Many black troops were mobilised in World War I. In the autumn of 1914, the tirailleurs sénégalais, a black French colonial infantry corps, took part in the conflict. After a period of adjustment, they fought in most of the major offensives, including Verdun and the battle of the Chemin des Dames.
Unlike Germany, which depicted them as cannibal fighters unfairly deployed by the enemy, France moved away from the colonial iconography of the “Savage” and attempted to communicate the image of loyal and valiant soldiers, culminating in the famous laughing black figure used in Banania chocolate drink advertising, which was denounced by proponents of Négritude in the 1930s.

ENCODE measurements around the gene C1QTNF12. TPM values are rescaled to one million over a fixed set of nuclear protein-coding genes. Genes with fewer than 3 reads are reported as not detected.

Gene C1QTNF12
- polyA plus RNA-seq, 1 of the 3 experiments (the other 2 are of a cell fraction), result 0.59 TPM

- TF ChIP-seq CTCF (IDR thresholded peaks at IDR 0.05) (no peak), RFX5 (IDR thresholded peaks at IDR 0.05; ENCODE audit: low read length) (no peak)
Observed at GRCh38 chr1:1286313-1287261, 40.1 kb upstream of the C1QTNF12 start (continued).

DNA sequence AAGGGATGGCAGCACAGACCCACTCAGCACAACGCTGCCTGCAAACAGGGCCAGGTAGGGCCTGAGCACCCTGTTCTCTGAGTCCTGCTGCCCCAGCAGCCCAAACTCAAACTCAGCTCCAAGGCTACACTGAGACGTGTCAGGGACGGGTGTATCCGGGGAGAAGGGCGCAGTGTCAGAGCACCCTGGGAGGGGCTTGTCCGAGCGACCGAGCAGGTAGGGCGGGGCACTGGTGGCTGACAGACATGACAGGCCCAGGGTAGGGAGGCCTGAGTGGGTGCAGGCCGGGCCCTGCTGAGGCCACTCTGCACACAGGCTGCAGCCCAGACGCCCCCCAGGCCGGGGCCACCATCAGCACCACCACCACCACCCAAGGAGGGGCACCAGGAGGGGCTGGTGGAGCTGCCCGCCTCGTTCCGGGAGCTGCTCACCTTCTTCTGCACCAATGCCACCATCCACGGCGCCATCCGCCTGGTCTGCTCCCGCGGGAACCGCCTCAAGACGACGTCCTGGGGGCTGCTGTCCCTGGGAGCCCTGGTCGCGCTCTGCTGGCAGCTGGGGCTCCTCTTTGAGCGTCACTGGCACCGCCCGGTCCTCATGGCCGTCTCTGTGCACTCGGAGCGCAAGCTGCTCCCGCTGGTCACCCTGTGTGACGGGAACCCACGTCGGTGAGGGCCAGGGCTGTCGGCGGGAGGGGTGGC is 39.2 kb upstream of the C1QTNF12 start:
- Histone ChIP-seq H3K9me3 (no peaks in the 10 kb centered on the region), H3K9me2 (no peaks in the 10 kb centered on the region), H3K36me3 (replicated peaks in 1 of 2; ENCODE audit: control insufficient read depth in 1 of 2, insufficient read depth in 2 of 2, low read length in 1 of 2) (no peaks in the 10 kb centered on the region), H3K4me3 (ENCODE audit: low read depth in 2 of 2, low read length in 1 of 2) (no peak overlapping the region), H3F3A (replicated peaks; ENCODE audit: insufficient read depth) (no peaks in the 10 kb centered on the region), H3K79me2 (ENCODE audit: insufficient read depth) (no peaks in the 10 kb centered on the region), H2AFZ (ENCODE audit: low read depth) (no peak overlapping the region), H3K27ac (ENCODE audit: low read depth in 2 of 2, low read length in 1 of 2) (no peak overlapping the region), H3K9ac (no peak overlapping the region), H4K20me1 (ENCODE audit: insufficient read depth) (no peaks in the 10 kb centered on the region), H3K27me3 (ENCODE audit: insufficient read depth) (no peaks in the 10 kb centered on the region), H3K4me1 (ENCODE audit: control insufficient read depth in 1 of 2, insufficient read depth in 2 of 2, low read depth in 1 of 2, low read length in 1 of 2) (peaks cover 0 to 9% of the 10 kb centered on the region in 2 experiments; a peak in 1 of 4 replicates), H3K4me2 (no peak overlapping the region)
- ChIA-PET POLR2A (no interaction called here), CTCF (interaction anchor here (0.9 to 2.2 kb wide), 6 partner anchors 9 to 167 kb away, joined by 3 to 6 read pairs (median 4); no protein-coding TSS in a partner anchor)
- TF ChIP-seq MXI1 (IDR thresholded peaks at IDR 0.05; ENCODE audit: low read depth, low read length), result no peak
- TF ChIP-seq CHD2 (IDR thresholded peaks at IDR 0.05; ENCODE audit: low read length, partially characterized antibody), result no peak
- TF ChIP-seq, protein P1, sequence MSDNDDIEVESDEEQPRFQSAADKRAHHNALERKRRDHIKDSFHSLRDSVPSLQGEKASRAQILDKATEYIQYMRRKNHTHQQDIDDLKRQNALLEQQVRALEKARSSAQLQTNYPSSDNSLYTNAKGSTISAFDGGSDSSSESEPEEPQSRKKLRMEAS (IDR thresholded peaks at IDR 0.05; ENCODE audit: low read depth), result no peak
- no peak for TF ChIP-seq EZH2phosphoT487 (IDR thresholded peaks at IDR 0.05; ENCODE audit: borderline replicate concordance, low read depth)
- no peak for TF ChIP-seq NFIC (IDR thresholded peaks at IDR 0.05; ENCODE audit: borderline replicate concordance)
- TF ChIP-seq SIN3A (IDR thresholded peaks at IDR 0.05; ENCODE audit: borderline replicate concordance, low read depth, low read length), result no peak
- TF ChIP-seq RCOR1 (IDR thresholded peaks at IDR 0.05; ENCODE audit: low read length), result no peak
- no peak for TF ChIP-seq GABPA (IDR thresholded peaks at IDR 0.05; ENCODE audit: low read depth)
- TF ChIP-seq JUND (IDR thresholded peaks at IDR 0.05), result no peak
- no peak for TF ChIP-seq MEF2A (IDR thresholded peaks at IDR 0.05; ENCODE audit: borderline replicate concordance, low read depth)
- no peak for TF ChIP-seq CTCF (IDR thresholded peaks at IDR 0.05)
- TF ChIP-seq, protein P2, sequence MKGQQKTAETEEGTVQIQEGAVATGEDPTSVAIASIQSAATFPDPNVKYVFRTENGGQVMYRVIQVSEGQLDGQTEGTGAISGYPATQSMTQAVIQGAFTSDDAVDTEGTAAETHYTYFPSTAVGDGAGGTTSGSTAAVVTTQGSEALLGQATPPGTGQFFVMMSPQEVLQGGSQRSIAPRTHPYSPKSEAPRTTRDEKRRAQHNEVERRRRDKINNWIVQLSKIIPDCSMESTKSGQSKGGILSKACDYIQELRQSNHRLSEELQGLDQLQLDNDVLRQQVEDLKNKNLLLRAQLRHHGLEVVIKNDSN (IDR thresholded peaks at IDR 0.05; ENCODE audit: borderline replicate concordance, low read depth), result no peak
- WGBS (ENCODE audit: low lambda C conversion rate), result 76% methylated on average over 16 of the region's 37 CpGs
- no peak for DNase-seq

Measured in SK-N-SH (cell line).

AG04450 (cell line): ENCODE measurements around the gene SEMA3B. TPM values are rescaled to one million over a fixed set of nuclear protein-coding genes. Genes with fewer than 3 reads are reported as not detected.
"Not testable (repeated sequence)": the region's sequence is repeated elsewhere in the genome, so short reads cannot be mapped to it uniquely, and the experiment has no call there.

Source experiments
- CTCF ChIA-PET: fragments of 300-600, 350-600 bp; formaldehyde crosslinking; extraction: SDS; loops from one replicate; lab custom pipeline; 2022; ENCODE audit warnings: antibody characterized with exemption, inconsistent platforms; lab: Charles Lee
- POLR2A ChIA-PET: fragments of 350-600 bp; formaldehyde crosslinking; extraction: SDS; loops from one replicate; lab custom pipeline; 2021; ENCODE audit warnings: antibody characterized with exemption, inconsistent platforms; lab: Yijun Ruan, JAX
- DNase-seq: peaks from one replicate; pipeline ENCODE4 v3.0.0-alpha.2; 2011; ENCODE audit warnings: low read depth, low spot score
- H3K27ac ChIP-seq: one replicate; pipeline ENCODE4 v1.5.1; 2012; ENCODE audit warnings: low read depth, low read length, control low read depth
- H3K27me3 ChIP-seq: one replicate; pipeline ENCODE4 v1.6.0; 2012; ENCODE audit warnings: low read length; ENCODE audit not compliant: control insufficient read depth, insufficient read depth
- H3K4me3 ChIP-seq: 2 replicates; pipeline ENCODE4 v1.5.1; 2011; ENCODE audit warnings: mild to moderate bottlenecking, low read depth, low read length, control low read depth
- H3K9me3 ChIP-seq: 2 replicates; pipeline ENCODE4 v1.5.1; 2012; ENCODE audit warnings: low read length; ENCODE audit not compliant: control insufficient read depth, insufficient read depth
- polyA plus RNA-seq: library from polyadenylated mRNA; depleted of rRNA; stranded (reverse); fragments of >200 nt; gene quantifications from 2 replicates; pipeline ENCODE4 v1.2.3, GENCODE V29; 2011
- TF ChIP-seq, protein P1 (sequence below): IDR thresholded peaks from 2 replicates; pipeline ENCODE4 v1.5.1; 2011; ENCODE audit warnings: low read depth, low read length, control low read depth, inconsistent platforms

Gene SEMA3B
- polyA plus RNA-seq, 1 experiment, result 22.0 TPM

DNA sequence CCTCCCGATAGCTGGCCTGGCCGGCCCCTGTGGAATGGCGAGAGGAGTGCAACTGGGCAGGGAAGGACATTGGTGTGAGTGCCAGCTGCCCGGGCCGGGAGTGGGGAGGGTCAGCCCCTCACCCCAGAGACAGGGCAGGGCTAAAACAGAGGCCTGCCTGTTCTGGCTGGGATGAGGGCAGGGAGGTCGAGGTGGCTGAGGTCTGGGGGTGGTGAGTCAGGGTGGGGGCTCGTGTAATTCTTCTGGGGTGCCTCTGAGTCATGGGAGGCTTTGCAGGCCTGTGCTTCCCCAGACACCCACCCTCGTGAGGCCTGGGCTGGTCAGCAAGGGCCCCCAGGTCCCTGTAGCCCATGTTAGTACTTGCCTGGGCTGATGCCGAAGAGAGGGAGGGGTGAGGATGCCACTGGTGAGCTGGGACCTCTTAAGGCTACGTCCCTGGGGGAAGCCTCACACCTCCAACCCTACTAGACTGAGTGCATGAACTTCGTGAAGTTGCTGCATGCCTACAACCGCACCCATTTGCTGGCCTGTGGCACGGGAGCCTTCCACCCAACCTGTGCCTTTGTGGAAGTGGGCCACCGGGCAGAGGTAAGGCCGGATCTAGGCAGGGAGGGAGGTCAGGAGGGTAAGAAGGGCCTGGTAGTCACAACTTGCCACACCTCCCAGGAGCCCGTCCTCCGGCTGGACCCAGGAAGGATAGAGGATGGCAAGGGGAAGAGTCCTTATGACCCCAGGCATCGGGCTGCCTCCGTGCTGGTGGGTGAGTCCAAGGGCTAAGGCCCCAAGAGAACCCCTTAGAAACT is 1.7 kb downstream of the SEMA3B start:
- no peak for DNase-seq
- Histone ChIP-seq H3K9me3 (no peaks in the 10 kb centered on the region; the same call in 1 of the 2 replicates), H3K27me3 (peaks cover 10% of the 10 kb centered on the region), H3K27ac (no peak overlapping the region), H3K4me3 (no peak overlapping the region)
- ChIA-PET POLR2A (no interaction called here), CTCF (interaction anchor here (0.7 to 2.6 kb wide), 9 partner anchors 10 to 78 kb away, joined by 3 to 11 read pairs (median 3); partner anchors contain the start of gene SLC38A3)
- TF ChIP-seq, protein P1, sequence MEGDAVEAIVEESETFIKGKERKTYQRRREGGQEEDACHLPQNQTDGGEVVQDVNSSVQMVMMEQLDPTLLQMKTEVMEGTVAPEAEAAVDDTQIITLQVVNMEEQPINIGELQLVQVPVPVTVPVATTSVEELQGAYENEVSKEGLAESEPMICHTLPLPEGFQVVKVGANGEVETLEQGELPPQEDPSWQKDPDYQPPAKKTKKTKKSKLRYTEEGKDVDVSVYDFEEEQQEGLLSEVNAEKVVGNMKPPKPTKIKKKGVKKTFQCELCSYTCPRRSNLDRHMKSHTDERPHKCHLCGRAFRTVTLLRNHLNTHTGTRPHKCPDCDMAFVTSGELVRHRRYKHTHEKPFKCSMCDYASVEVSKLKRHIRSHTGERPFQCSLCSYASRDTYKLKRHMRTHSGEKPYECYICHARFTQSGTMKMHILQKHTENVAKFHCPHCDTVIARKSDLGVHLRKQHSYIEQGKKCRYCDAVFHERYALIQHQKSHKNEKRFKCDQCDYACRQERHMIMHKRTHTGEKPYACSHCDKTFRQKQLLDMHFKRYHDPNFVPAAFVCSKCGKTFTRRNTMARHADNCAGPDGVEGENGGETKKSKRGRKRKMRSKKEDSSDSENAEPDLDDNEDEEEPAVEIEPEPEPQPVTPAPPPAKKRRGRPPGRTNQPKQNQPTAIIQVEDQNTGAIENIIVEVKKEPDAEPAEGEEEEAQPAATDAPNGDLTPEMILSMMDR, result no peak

When the United States joined the war in 1917, contingents of African-American soldiers entered the trenches, bringing with them a new style of music – jazz. In 1918, the famous Harlem Hellfighters’ regiment band and their leader James Reese Europe captivated audiences. In the 1920s, this new black community transformed Paris, which was viewed as a cosmopolitan haven for people fleeing racial segregation.
The world of entertainment was given a new lease of life by artists from the United States and the French West Indies, of whom the most famous was the dancer Josephine Baker. A number of venues, films and magazines celebrated performances by black artists.